Historic Churches in York
York is dominated by York Minster, but there are a wide variety of other historic churches which deserve visitor attention. Here are just a few.
All Saints North Street
All Saints possesses a fine collection of original 14th-century stained glass. Two windows of note depict "Corporal acts of Mercy", and the "Pricke of Conscience". Look for the stained glass figure depicted wearing eyeglasses. The church dates back as far as the 12th century, though much of what remains was added in the 14th and 15th centuries. The West tower, 120 feet high, is 15th century. The church was heavily restored after a 1997 fire.
All Saints Pavement
The second All Saints church in York is easily noticed due to its striking octagonal 15th-century lantern tower. In the medieval period a lantern was hung from the tower to act as a beacon for travellers in the Forest of Galtres to the north. The church, first mentioned in the Domesday Book, is the burial place of 39 Lord Mayors. Look for the 12th-century door knocker depicting the Mouth of Hell.
Bar Convent Chapel
17 Blossom Street
This small convent of Catholic sisters was founded in 1686. The splendid neo-classical domed chapel was built in 1766 to designs by Thomas Atkinson. The dome is painted white, with accents in gold. Eight fluted columns support the dome. Joseph Hansom, the inventor of the Hansom cab, was baptised here in 1803.
Holy Trinity Goodramgate
Tucked behind a row of houses said to be among the oldest in England is the 15th century Holy Trinity church. There was a church on this site at the time of the Domesday Book, but most of the present church exterior dates from the 17th and 18th centuries. The red brick entrance was built in 1776. The interior is notable for its irregular box pews, also 17th century, and some fine medieval stained glass. Admission: Free, but donations welcome. Disabled access.
Holy Trinity Micklegate
Just inside the medieval gateway of Micklegate Bar stands this mainly 13th-century church that once served a priory of Benedictine monks. Holy Trinity may have its roots in the 7th century and at the time of the Domesday Book was one of just five churches in northern England exempt from paying fees to the Crown. Highlights include stained glass by CE Kempe and a memorial to Dr John Burton (d 1771), immortalised as Dr Slop in Laurence Sterne's novel 'Tristam Shandy'.
St Denys, Walmgate
St Denys Road, Walmgate
This 12th-century church is known as 'the unlucky church' after a series of mishaps over the centuries, including losing part of the building to subsidence, being struck by lightning, and hit by Civil War cannon fire. Look for 2 roundels of 12th century stained glass, the oldest in York.
St Helen's Stonegate
St Helen's Square
Named for Helen, mother of Constantine, who was proclaimed emperor of Rome here in York. Founded in the 8th century, and worth visiting for its 12th century carved font, 14th-century stained glass, and medieval carving of St Michael.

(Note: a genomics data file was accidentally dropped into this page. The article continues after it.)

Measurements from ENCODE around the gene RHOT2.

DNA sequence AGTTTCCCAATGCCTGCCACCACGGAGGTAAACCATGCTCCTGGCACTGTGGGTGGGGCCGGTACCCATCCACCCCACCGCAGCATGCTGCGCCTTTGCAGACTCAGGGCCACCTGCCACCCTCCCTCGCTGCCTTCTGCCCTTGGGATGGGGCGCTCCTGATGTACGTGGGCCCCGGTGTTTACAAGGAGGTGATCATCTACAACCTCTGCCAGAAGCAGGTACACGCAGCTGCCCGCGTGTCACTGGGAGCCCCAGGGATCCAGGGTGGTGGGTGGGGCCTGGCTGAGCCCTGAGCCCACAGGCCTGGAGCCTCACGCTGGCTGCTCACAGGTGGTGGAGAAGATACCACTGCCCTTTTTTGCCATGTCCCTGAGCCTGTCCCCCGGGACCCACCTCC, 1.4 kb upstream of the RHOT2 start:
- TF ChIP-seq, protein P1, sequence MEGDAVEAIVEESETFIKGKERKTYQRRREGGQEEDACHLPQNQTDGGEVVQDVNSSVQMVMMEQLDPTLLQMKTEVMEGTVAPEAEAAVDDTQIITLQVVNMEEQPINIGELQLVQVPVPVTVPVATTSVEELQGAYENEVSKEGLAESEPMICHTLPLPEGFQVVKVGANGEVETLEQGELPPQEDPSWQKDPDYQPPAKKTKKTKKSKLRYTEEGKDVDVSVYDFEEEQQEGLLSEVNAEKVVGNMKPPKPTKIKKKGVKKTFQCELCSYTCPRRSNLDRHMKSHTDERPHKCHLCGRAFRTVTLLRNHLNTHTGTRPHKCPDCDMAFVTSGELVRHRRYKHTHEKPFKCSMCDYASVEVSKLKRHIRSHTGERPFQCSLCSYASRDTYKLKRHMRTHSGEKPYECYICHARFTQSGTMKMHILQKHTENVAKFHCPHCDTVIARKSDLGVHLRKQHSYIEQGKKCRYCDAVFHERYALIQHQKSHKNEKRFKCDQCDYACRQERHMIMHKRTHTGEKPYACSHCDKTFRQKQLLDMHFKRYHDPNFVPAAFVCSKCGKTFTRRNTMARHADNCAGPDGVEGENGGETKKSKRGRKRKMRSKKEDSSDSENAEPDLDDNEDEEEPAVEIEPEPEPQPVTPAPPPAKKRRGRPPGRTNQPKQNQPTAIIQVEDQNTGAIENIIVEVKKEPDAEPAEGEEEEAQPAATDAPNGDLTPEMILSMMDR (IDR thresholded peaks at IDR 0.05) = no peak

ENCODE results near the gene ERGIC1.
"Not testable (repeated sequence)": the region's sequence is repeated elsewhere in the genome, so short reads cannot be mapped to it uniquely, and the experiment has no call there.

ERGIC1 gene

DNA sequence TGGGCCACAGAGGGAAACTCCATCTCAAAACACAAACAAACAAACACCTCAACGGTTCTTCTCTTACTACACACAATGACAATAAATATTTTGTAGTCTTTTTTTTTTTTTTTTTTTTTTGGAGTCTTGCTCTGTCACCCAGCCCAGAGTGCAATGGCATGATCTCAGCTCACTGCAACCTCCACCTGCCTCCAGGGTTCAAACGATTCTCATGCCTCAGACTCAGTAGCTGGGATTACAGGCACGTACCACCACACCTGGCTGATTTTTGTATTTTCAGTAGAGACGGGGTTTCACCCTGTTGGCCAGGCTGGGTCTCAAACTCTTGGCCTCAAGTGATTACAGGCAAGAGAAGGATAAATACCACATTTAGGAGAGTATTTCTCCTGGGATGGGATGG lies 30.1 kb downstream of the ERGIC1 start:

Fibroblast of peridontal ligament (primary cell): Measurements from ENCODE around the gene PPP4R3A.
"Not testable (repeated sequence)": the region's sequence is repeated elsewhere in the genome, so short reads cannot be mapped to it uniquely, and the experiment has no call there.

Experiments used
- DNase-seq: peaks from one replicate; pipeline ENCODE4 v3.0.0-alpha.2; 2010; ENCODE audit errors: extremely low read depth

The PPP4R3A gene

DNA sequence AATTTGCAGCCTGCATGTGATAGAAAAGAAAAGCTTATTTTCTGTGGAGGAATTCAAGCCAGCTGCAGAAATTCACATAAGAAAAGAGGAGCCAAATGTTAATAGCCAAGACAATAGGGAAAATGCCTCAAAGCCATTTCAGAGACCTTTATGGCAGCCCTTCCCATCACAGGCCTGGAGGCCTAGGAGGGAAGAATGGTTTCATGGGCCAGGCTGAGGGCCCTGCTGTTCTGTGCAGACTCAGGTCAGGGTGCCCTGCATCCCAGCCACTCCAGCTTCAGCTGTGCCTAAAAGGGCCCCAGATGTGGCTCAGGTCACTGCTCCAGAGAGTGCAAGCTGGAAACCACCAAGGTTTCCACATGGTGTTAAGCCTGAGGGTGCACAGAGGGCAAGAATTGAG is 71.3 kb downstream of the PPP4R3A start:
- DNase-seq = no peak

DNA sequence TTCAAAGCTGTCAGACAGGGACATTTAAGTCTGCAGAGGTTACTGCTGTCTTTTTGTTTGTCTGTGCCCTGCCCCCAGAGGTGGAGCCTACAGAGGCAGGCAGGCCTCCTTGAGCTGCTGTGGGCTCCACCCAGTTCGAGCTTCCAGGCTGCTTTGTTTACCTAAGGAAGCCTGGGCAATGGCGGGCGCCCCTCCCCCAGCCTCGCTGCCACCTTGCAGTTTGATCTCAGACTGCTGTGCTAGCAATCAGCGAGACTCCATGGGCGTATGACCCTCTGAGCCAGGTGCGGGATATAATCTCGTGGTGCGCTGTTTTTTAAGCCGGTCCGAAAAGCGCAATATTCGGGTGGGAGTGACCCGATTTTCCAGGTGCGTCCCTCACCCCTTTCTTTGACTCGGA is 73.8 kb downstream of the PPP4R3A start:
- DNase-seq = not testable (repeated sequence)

Only the 12th-century tower remains of the original St Lawrence, which stands in the leafy churchyard of its Victorian successor. The tower doorway is carved with strange beasts, grotesque faces, and intricate foliage designs.
St Martin-cum-Gregory (The Stained Glass Centre)
St Martin's Lane
This redundant 11th-century church now operates as The Stained Glass Centre, a national resource for the study of stained glass, with regular workshops, lectures, and walking tours.
St Martin's Coney Street
Built in 1080 on the site of an earlier Saxon church, and completely rebuilt in the mid-15th century. Look for the superb St Martin's Window of 1437, depicting the life of St Martin of Tours in stained glass.
St Mary Bishophill Junior
Possibly the oldest church in York, with a tower erected in the 10th century using pieces of Roman stone and Anglo-Saxon carved stone fragments. An Anglo-axon cross-shaft stands inside the church. The tower arch may be a Roman gateway arch.
St Mary, Castlegate
Located immediately behind the popular Jorvik Viking Centre, St Mary's was founded around 1020 as a minster, or mother church for the area. Some Saxon stonework remains, but most of the church is the result of 14th and 15th-century rebuilding.
Just to the south of the Minster is the low, squat shape of St. Michael-le-Belfry. Just inside the entrance is an enlarged copy of the church registry dated April 16, 1570, recording the baptism of Guy Fawkes. The current church was built in 1525-37, replacing an even earlier building. The interior contains an elegant 1702 gilded reredos and 16th century carved benches. Admission: Free. Disabled access.
Founded in 1055 by Siward, Earl of Northumberland, and later the first home of St Mary's Abbey. The church formed part of the medieval walls encircling the abbey, and the tower is said to have been used as a gun platform in the 1644 Sige of York.
St Sampson's Centre
3 Church Street
There has been a church here since at least the 11th century but the present church is a Victorian rebuilding of a 14th-century church. St Sampson's is redundant and serves as a social centre for the over-60s. It still boasts its wonderful 15th-century wooden door.
St Wilfrid's Catholic Church
A stone's throw from York Minster stands this outstanding Victorian Gothic church, built in 1864 by the York architect George Goldie. Highlights include the beautifully carved tympanum over the west door and the English Martyr's shrine.
And for good measure, we'll throw in the wonderfully atmospheric ruins of ...
St Mary's Abbey
Once one of the most powerful monasteries in the north of England, St Mary's was established in the Norman period and extended in the 13th century. Now the abbey ruins stand in picturesque splendour within the gardens of the Yorkshire Museum.